A reader who uses our Writer’s Web online handbook contacted me concerning my use of “ex.” before an example of correct usage:
I was of the belief that the correct way to abbreviate "example" was, in fact, e.g., (preceded and followed by a comma), then the example itself.
I realize that the English language is ever-evolving and Latin is considered by many a dead language, but there are a number of other credible sources that still show exempli gratia in its abbreviated form as being the correct expression to use when providing an example.
Thank you for an otherwise valuable resource for the finer points of written English.
Language is indeed changing; what is “correct” today will be forgotten tomorrow. No cohort of academics can stem the tide. Language policies are, at best, like Hadrian’s Wall: it cut off intruders who managed to slip over, so their small bands could be easily wiped out. On the safe side of the Wall lay the Roman civitates, unarmed and peacefully doing the business of Empire.
Yet no Wall–Hadrian’s included–could withstand a mass onslaught. That is, indeed, what new media, and before it, television and radio have done to formal English.
To your questions: for the sake of modernity, I’m going to retain “ex.” in my examples. For the sake of clarity, however, I won’t abbreviate it. All “ex.” instances will become “example” since the abbreviation might be misconstrued as “former.”
Let us be Stoic about this, as Marcus Aurelius did in the face of change. As he so wisely put it, “If you are distressed by anything external, the pain is not due to the thing itself but to your own estimate of it; and this you have the power to revoke at any moment.”
With this in mind, I teach writers to appeal to their readers. While a few well educated readers like yourself will be offended by my modern usage, in a few years no student I teach–at a selective liberal-arts university–will ever use “i.e.” or “e.g.” or “op cit.” or “idib.” except when writing a paper using the Chicago Manual of Style. Even that will be fleeting as fame and earthly treasures were in Aurelius’ estimation. I do not believe that the “paper” as we know it will even exist in a generation. Multimedia projects will replace it.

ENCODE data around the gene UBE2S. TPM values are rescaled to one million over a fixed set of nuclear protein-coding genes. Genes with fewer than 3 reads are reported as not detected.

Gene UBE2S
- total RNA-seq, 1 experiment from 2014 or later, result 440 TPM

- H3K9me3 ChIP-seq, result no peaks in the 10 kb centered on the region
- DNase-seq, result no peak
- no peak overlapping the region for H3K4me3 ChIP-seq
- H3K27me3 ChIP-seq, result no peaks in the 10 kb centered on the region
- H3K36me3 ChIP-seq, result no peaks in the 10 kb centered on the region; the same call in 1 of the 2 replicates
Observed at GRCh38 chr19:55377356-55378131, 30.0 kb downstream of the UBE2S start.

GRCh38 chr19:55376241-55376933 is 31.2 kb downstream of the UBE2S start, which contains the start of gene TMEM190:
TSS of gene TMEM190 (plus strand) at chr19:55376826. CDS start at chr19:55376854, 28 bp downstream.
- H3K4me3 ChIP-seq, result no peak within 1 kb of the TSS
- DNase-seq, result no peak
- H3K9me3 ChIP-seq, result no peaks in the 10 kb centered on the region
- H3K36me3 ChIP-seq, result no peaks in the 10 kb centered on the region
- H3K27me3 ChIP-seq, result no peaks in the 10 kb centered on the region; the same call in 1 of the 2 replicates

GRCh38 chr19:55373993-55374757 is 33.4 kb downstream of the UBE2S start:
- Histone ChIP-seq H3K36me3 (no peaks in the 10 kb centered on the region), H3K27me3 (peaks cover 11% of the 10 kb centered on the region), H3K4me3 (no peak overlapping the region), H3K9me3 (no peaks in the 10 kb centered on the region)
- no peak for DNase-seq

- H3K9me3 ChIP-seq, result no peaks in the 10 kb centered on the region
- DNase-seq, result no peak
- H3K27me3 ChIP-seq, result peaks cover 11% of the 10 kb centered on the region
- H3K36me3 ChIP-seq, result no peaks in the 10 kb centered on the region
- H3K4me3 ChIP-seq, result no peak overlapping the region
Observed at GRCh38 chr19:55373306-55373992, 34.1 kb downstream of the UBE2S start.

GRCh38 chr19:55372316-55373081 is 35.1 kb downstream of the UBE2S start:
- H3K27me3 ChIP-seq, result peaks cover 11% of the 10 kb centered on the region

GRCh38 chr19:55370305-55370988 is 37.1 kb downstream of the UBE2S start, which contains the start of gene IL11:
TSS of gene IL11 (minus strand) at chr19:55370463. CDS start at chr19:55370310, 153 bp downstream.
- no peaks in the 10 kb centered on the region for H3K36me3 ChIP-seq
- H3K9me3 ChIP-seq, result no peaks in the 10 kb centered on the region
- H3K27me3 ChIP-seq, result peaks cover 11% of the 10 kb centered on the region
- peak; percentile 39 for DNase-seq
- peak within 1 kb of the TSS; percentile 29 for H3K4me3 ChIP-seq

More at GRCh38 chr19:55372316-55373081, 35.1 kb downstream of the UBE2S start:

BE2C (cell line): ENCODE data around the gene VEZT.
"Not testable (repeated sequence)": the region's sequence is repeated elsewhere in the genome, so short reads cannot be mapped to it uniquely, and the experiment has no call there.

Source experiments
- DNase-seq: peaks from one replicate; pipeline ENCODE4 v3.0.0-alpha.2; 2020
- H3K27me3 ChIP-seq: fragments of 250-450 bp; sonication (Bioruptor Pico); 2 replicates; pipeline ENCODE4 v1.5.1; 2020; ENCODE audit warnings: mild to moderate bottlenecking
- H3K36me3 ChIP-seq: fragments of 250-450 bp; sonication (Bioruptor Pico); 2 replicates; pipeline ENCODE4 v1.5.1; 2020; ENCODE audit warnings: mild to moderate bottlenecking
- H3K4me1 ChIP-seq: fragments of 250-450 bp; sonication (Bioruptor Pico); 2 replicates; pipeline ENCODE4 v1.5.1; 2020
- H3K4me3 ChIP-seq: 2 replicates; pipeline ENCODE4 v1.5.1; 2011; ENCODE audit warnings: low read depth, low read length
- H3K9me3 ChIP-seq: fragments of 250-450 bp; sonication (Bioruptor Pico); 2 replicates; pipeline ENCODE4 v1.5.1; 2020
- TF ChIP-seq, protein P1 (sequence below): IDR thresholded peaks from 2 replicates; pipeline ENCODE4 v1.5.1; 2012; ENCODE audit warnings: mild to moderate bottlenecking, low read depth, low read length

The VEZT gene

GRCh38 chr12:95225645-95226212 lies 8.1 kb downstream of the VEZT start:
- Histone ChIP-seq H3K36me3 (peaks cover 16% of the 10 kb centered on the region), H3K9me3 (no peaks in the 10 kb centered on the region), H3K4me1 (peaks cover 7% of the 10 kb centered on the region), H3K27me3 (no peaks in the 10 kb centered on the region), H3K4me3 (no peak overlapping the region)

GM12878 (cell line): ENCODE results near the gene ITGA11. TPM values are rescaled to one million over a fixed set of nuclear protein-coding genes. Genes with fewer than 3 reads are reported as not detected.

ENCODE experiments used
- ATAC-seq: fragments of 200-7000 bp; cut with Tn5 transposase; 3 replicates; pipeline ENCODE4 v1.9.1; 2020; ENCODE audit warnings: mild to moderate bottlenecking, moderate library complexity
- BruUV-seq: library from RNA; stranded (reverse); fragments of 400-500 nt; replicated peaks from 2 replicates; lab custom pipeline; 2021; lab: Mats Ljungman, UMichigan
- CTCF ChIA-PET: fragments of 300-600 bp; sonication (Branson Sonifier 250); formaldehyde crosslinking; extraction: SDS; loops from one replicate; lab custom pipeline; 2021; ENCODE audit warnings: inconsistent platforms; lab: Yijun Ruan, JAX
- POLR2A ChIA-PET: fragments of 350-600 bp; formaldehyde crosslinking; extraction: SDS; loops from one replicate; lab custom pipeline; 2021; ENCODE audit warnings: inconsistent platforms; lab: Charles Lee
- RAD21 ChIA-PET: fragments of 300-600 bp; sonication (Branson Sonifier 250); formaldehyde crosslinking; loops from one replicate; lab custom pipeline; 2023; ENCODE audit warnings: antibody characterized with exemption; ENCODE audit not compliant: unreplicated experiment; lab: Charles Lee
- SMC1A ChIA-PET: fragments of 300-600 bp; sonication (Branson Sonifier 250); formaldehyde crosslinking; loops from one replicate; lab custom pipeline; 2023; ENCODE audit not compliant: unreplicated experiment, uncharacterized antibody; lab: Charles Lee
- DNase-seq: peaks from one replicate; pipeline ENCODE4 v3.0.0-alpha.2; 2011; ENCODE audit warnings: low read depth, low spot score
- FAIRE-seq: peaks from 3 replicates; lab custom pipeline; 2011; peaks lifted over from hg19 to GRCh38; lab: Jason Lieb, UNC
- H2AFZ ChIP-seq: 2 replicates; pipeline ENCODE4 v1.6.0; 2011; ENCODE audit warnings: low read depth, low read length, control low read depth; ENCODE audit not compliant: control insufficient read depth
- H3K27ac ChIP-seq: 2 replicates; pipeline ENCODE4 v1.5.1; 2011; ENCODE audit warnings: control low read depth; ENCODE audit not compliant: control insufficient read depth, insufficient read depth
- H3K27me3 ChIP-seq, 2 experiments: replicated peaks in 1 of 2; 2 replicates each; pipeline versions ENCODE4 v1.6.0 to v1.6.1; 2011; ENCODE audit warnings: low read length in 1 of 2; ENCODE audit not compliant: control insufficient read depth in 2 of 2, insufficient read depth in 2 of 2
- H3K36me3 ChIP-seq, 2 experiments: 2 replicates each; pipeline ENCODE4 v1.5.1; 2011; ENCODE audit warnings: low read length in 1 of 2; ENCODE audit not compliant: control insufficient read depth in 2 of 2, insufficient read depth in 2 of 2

Ars Rhetorica will survive this change, as it did when Socrates lamented that his follower Phaedrus would recall nothing important during the arrival of that pesky new technology called writing. Had Socrates’ idea prevailed, would the Romans have plundered–I mean, appropriated–what they did from Athens’ rich heritage?
Take heart! Even as our old Roman stalwarts vanish into the linguistic sunset, the dogged centurion “Etc.” will, however, limp along, often misspelled “Ect.” Its original will remain as meaningful to modern readers (we bloggers do still read) as, exempli gratia, a Roman gladius would against a British Centurion tank.
Once I saw the need to hold some sort of line against language change. No longer, except when students veer into contemporary slang (much of it on the way to becoming formal English). Seeing the following changes in formal academic prose, for instance, I no longer penalize students for contractions or the use of “center around.” These both pained me at various times in my academic career. Now I’ve just moved along since, as Aurelius reminds us, “Every man’s life lies within the present; for the past is spent and done with, and the future is uncertain.”